Story and Photography: Will Sabel Courtney
Note: 2013 model pictured
When I was making a list of eight alternate sports cars you could buy for the same $65,500 it’d cost to buy the perfect 2014 Corvette Stingray, I touched on competitors from Dodge, Porsche, even a Ferrari—but somehow, I missed out on this car. A fact that became brutally obvious the moment I pulled out the window sticker tucked into the glovebox of the 2014 Shelby GT500 and looked at the pricetag: $65,470.
And it set me to thinking: Honestly, if I had $65,500 to spend on a new car, today, which would I buy? The Corvette, or the Mustang?
On paper, the Corvette’s the obvious choice. It’s brand-new, the product of the latest and greatest engineering GM could pack in while holding to the car’s price range. It stops, goes, and sticks as well or better than most sports cars costing twice the price. It has a brand-new interior that, unlike Corvettes of old, doesn’t make your hate your life, and a targa top that, while a little white trash at first, is actually a pretty sweet compromise between coupe looks-slash-rigidity and convertible airflow. It’ll do 0-60 in 3.9 seconds and get 30-plus mpg on the highway. It is, quite possibly, the most impressive new car of 2013.
The Shelby, on the other hand, is old school and old news. The model it’s based on dates back to 2005, and its overall look dates back to 1965. It has a solid rear axle. Like all Mustangs, it received refreshes in 2010 and 2013—and it’s the later date that matters most to the GT500, because that’s when Ford decided to quit screwing around and strapped a 5.8 liter supercharged V8 under the Shelby’s hood.
A 354 cubic inch, TVS supercharged-equipped, 7,000 rpm-revving, eight-cylinder engine, making 662 horsepower and 631 pound-feet of torque.
For 2014, as far as I can tell, Ford made no changes to the Shelby GT500. They didn’t need to. In fact, if the Mustang dropped the mic and left the stage after this year, never to return, with this as its high point, I’d be okay with that. Because while there may be Mustangs one day that are faster or more expensive than this one…there will never again be one with this much character. A 662 horsepower Ford with a solid rear axle? This thing is so ludicrous, it deserves to be an internet meme.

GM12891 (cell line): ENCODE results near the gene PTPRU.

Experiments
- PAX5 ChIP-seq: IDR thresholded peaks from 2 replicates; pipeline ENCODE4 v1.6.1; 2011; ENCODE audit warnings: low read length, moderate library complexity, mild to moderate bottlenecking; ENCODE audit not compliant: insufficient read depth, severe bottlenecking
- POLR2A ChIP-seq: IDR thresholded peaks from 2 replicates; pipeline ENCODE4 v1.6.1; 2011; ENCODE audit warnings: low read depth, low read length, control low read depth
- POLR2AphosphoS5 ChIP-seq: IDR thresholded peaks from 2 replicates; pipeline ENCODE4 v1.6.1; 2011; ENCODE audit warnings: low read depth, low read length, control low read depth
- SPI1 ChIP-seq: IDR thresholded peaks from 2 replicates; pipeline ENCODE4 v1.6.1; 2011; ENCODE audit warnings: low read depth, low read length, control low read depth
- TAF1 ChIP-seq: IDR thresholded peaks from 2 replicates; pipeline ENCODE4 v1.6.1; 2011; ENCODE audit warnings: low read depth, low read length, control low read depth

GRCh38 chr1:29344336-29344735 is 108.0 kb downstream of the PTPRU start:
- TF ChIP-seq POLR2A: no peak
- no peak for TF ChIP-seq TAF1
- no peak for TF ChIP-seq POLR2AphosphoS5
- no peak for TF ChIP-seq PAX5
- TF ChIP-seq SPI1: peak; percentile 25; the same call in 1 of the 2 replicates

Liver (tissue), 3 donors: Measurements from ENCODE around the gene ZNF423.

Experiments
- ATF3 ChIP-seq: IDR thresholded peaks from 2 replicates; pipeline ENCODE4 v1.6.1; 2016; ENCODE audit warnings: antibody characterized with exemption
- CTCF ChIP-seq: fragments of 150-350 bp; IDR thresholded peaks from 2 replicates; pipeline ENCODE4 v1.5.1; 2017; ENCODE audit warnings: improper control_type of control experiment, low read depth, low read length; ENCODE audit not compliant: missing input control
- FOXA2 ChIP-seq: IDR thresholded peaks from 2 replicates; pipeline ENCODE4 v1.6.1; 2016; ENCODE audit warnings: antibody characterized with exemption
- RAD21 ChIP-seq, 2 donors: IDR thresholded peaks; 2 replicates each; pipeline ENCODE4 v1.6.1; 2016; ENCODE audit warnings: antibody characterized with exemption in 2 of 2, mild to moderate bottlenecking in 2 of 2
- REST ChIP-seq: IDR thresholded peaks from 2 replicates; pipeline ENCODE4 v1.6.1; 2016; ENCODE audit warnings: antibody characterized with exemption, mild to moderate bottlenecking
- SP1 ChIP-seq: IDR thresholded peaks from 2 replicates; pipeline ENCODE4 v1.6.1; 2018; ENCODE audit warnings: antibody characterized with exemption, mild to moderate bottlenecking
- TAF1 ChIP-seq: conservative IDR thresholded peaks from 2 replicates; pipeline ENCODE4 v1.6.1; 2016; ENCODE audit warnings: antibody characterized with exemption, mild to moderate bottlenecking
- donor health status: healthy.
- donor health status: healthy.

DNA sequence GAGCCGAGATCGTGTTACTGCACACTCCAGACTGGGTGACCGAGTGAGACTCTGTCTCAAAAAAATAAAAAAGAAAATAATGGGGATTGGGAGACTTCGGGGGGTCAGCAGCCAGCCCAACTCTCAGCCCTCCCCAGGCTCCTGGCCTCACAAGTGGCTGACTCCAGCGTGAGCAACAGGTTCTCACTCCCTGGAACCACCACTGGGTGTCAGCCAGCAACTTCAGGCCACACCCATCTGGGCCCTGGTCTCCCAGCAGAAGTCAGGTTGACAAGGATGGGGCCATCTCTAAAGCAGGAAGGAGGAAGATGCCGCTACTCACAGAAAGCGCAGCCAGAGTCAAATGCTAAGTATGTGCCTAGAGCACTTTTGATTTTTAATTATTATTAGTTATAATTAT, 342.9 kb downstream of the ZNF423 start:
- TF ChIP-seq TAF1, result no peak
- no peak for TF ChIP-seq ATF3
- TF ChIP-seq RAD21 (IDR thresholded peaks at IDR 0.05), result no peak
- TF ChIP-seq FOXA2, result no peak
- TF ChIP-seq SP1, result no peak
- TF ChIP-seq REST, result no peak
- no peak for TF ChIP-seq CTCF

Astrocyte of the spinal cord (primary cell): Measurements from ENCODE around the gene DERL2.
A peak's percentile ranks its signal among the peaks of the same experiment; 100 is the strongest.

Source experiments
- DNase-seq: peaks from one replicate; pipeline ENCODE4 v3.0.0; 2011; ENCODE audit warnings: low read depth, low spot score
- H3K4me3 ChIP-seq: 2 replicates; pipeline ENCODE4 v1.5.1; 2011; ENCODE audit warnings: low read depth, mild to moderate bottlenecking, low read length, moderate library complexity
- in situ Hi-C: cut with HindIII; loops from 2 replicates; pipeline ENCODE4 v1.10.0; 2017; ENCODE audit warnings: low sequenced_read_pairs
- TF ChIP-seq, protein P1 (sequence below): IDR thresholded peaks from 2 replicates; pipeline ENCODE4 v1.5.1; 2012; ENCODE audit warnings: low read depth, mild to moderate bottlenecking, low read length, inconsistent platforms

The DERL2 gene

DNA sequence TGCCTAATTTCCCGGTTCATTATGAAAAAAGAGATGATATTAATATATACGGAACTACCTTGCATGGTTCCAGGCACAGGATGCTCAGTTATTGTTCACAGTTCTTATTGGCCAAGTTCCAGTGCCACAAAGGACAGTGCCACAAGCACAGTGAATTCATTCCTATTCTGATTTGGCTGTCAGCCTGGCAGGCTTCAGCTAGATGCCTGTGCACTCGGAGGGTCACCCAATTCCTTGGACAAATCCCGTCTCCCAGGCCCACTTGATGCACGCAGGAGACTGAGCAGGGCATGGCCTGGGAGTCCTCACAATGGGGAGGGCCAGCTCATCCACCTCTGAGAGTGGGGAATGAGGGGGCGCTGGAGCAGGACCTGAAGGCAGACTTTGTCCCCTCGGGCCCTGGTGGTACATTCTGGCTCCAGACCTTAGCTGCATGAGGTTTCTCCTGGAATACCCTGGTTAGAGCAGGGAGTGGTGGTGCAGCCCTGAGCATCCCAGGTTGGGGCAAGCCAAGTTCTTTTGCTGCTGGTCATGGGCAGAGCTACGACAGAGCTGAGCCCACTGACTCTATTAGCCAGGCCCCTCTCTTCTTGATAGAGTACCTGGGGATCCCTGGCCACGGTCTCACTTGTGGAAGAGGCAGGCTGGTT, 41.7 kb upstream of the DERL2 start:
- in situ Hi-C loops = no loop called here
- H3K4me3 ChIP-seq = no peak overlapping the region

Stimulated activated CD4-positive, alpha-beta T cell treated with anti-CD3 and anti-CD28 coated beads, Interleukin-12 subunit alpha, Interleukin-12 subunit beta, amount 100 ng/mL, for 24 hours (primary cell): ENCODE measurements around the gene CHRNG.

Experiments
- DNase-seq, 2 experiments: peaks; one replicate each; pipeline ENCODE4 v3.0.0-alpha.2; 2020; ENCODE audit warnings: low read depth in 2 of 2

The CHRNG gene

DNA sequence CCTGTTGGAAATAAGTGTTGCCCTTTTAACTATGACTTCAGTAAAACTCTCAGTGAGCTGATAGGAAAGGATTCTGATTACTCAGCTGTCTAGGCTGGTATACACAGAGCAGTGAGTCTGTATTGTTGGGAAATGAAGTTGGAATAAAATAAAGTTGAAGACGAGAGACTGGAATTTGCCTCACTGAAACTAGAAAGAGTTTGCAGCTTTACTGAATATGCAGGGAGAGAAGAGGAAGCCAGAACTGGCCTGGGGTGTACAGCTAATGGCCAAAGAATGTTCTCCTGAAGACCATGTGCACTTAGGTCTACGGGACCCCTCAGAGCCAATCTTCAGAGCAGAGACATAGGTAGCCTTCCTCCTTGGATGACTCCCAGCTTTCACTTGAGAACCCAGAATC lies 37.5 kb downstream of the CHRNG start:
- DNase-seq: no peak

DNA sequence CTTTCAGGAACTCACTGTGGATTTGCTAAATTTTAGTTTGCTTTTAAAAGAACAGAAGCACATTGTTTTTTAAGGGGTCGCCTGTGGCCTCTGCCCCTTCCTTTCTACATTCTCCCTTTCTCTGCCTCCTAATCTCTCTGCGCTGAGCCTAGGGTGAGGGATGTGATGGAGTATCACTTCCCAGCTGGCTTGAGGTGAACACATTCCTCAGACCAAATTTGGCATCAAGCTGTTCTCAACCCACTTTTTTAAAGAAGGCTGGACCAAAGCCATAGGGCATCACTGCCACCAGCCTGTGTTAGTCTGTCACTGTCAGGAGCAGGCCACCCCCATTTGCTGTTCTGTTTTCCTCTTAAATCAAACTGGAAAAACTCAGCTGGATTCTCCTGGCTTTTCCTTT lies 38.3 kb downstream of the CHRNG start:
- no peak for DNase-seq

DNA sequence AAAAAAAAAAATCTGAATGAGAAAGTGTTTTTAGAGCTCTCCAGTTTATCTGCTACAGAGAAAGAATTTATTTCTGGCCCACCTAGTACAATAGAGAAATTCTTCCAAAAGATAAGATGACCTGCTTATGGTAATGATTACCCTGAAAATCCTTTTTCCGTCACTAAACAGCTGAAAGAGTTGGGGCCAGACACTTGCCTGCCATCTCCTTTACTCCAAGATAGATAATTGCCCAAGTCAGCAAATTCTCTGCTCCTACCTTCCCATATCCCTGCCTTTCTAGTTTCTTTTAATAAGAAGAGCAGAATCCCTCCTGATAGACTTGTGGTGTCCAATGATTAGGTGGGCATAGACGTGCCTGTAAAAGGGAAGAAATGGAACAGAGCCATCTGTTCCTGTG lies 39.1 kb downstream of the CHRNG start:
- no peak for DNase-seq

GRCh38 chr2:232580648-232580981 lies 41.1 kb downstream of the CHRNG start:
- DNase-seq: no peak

When you climb into the GT500 and start it up, you feel like your dick grew six inches. The exhaust note at idle doesn’t rumble, it threatens: illkillaillkillyaillkilya. It only gets more intimidating from there. North of 3,000 rpm, the engine roar is, quite literally, terrifying—like a spited lion, or a Tyrannosaurus with blue balls. I found myself revving my displeasure at shitty drivers instead of honking the horn at them.
The 5.8 liter V8’s good for more than just scaring wildlife, though. Be warned when you tap that keg for the first time, because this motor is under serious pressure, and it will bite you if you don’t know what you’re doing. The power is…obscene. On so many levels. The rear end broke loose at 60 mph in third gear…on a dry highway. It doesn’t do burnouts, it commits acts of incendiary warfare.
The GT500 comes with launch control – accessed via a dedicated button – but that just seems so ordinary in this day and age. Better to downshift to 2nd at 40 mph, nail the gas, and then look down five or six seconds later to see the car passing 90 at redline. There is no comprehending the acceleration of the GT500 until you experience it. Ever see that clip from Mythbusters where they fire a rocket sled at a compact car? It’s like that.